Make your own free website on Tripod.com

!

,

ONE SIZE DOES NOT FIT ALL

     

,

Matching a

Thinking System

to a student

BY SUE RUBIN

T

he title of this article might appear strange to the reader, but it is quite intentional. When I was a child, I

was not able to think because I did not have a method of communication. After asking other people with autism about this, I have found that about half of the nonverbal people with autism I questioned felt the same way. We were extremely limited by our lack of a communication system that worked for us. We quite wrongly were assumed to have mental retardation because we couldn't even master a simple picture system of communication.

Whether one was able to think before being able to communicate or not is a moot point because uncommunicated thoughts are

nonexistent to the world beyond one's own mind. Whether the communication system meets the needs of the individual is terribly important. The problem arises when a person's intelligence is based on his ability to communicate. If he can't express his thoughts, it is assumed he is retarded and doesn't have the need for a communication system that allows for sophisticated thought. The person who has not developed a thinking process will never be able to, and the person who can't express his thoughts will be thought not to have any.

These thoughts are mine and I can only share them with the reader because I have been taught how to type. I was not able to access a computer keyboard myself like decidedly more able people with various disabilities. Every student should be assessed

by a speech pathologist who has expertise in augmentative and adaptive communication devices. If he is successful that is wonderful; however if he is not successful, facilitated communication should be taught. The current popularity of picture communication really unleashes assumptions about intelligence. It is quick and might be appropriate for a very young person, but is extremely limiting for others.

The technique that was taught to me was developed by Rosemary Crossley in the 1970's and 1980's. Great strides have been made in teaching people ways to become independent typers. It took me five years of typing with physical support before I had the control and confidence needed to be able to type without support. I still require a facilitator to sit next to me to keep me focused. Rest assured I type my own thoughts whether someone rests a hand on my arm for speed or not. Many students who are learning facilitated communication today are becoming independent typers in much less time. With practice they will be able to do grade level work by themselves so no one can deny their intelligence.

When a communication system was found that suited me, my life changed completely. I was educated erring on the side of mental retardation. When the school psychologist tested me, I scored in the range of severe retardation and certainly functioned in that range as well. When I was thirteen, I had the cognitive and adaptive skills of a two­year-old and probably have not progressed much with adaptive skills since then. I am now twenty-three and a student in Whittier College, but I still present as a person who others would label as someone with mental retardation. Just because I may look and sound a specific way, people assume the stereotype --they assume I lack intelligence. Even though I still receive really pitying looks from strangers, I have learned to live with them and enjoy the rich life I have.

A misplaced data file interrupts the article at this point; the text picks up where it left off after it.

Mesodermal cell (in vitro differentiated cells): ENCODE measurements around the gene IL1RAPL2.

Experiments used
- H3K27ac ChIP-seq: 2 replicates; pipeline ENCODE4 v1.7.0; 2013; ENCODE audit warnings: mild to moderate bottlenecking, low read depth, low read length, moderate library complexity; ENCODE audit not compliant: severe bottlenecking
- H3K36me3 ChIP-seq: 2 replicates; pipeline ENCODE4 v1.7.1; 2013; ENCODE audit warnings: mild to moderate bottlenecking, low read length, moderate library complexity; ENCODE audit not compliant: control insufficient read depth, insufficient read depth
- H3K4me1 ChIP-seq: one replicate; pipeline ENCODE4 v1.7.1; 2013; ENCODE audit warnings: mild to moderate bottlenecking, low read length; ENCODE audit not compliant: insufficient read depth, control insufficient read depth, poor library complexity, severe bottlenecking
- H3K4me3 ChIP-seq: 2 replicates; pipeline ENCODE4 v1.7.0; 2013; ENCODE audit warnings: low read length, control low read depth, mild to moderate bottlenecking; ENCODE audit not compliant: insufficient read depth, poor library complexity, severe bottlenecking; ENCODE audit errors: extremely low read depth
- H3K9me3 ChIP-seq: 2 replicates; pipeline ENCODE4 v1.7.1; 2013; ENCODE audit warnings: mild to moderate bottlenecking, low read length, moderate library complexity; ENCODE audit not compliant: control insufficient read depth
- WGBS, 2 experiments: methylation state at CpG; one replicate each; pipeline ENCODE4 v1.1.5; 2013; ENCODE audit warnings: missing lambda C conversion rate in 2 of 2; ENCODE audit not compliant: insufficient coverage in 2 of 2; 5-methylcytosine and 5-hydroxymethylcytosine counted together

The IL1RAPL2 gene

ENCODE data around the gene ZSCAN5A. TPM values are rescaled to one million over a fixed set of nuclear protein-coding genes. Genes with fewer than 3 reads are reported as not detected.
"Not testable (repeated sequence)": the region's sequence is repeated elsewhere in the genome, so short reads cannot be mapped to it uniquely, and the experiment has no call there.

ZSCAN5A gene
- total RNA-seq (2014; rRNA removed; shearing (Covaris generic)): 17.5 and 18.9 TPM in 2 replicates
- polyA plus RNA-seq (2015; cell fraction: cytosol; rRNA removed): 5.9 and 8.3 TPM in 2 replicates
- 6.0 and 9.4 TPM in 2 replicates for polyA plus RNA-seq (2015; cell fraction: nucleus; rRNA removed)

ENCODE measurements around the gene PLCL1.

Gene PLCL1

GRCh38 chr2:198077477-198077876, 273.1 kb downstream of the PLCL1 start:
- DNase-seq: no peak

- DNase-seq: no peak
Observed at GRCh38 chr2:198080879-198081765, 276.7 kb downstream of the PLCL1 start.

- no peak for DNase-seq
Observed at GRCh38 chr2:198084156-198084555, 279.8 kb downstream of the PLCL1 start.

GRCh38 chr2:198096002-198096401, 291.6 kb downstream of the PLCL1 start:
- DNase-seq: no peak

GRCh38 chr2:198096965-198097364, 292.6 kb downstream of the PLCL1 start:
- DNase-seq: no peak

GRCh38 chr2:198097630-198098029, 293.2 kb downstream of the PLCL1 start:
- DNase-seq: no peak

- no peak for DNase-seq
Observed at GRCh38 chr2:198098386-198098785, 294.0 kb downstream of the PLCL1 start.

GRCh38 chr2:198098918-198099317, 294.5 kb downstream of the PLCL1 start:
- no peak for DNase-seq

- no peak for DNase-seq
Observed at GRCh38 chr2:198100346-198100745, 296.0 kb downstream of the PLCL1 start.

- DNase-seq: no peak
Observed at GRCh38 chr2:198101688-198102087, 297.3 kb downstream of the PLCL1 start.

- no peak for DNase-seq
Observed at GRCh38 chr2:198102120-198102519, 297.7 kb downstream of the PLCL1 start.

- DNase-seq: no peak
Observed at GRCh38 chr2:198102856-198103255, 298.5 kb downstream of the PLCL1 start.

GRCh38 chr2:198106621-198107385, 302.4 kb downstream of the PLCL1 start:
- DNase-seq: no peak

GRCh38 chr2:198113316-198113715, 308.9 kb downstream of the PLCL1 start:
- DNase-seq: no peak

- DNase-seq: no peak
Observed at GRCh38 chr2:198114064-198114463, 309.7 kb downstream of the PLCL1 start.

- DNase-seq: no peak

Beginning when I was thirteen and was taught facilitated communication, the school world and my family recognized my intelligence and treated me quite well. When I was fully included in high school, I took honors and advanced placement classes with really few accommodations for my

PAGE 17

disability. The teachers and other students respected my intelligence and were really patient with my autistic-like behaviors. Because I was able to communicate I was not only able to do grade level work, but I could communicate with my peers who learned how to be facilitators.

I graduated with honors and took the SAT, scoring 1370. With strong teacher recommendations and a 3.98 GPA, I was accepted to Whittier College as a John Greenleaf Whittier scholar. The professors enjoy having me in classes because I am always prepared and offer a unique viewpoint in class discussions. The only accommodations I require are extra time on tests and occasionally an alternative assignment if I am physically unable to do what the other students are doing.

The truly best part of my life is that I have friends. One of these friends was a fellow honor student at Whittier High. She has been working as a care provider for me for about five years, but spends a lot of her free time hanging out with me. My other friends are people who began as care providers, supporting me either at school or at my home, since I live off campus with a support system to enable me to live as independently as possible. My staff got to know me as an adult who has autism, but otherwise is quite like them. Basically I am able to type independently with all of the young adults with whom I spend my time. They are able to realize I have a sense of humor even though my facial expressions don't show it. They really are great friends who take me with them to parties with their friends who have become my friends.

Having a communication system that meets my needs has opened the world to me. The academic subjects I have been exposed to in

high school and college have truly ex­panded my understanding and appreciation of the world around me. Socially, my communication system has truly proved invaluable. Without it I would still be a "non-thinking" person wrapped up in autism instead of the intelligent person I am, who is thoroughly enjoying life in spite of a significant disability.

TASH CONNECTIONS. MAY 2002